I was seriously contemplating 5 stars for this book, but then as I got toward the end of it I was reminded how tough a book this can be to read at times. I don't mean it's full of difficult long words, or that the paragraph structure is such that the reader becomes dazed and confused. What I mean is that the subject matter can really grind you down, but that is what makes the book so impressive.
The Grapes of Wrath follows a migrant farm working family from the 1930's who, during the great depression, are forced to leave their home and their livelihood to seek a future in California. This in essence is the thread of the story but what the Grapes of Wrath does is it branches off to give a number of sub-stories which really give the reader a sense of what life was like for these migrant workers.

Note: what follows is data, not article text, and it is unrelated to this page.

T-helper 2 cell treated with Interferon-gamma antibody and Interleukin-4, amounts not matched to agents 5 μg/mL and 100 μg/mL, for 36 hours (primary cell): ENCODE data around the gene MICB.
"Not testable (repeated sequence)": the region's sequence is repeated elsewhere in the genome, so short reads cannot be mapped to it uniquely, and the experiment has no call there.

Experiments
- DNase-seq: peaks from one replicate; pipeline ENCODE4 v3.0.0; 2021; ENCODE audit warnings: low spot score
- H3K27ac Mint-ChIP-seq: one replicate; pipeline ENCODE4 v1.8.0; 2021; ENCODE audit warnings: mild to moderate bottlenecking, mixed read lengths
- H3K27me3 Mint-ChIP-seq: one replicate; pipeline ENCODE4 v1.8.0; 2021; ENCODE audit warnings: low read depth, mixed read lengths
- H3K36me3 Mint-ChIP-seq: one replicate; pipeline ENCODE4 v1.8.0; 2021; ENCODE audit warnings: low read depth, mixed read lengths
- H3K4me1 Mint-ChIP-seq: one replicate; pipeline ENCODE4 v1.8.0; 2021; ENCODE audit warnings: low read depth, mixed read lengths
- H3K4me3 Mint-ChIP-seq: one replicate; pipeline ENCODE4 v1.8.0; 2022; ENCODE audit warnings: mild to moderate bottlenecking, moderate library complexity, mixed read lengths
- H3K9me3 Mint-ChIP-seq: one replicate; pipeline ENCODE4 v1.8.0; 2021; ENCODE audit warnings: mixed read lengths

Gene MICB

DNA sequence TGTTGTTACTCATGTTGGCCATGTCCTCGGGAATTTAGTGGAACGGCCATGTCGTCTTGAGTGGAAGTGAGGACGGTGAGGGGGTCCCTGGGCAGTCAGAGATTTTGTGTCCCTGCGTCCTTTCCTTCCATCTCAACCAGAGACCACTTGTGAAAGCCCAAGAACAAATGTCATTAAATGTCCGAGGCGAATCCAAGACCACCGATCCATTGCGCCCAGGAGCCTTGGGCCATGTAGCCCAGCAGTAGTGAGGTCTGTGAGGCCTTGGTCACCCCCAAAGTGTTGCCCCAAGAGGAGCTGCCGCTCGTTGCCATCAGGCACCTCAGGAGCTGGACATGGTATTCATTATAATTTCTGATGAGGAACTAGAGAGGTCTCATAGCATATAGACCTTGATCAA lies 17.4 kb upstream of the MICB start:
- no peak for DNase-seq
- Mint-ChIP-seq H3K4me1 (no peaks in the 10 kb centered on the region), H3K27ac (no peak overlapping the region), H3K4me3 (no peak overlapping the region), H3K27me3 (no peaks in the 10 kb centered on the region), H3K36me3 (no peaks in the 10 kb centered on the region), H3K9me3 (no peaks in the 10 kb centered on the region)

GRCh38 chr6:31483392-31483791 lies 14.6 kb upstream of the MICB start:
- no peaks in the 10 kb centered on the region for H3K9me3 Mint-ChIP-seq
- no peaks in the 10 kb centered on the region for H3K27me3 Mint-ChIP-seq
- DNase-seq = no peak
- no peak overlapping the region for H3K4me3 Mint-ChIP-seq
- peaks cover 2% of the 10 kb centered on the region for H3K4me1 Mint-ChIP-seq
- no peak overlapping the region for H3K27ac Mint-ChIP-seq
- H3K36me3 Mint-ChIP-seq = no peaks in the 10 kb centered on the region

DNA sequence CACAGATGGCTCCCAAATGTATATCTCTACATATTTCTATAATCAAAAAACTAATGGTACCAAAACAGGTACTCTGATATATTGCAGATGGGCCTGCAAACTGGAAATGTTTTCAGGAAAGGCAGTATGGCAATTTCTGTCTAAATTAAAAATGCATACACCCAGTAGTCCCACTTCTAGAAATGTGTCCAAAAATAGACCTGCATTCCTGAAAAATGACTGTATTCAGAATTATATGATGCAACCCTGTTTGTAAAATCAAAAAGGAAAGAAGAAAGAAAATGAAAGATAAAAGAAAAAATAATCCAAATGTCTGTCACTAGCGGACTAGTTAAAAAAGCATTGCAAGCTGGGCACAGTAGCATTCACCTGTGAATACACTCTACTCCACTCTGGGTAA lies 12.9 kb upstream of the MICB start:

The book in interspliced with a number social commentaries on this time, which show how badly these people were thought of, and also shows how normal "god fearing" people can turn on their own people, scared that these outsiders will ruin their way of life. These moments though do not constitute the whole book and there are a variety of other stories (purely fictional) around the family and how they bond together, yet break apart as the journey slowly wears them down.
The greatness of the book is the timelessness of it. Steinbeck shows how people will turn on each other with the right provocation. In Grapes of Wrath it's the wealthy Californians, we can see this mimicked to a point in peoples attitudes to modern day asylum seekers. People fear what they don't understand and what they are scared of they attack.
A brilliantly written book but really does need perseverance.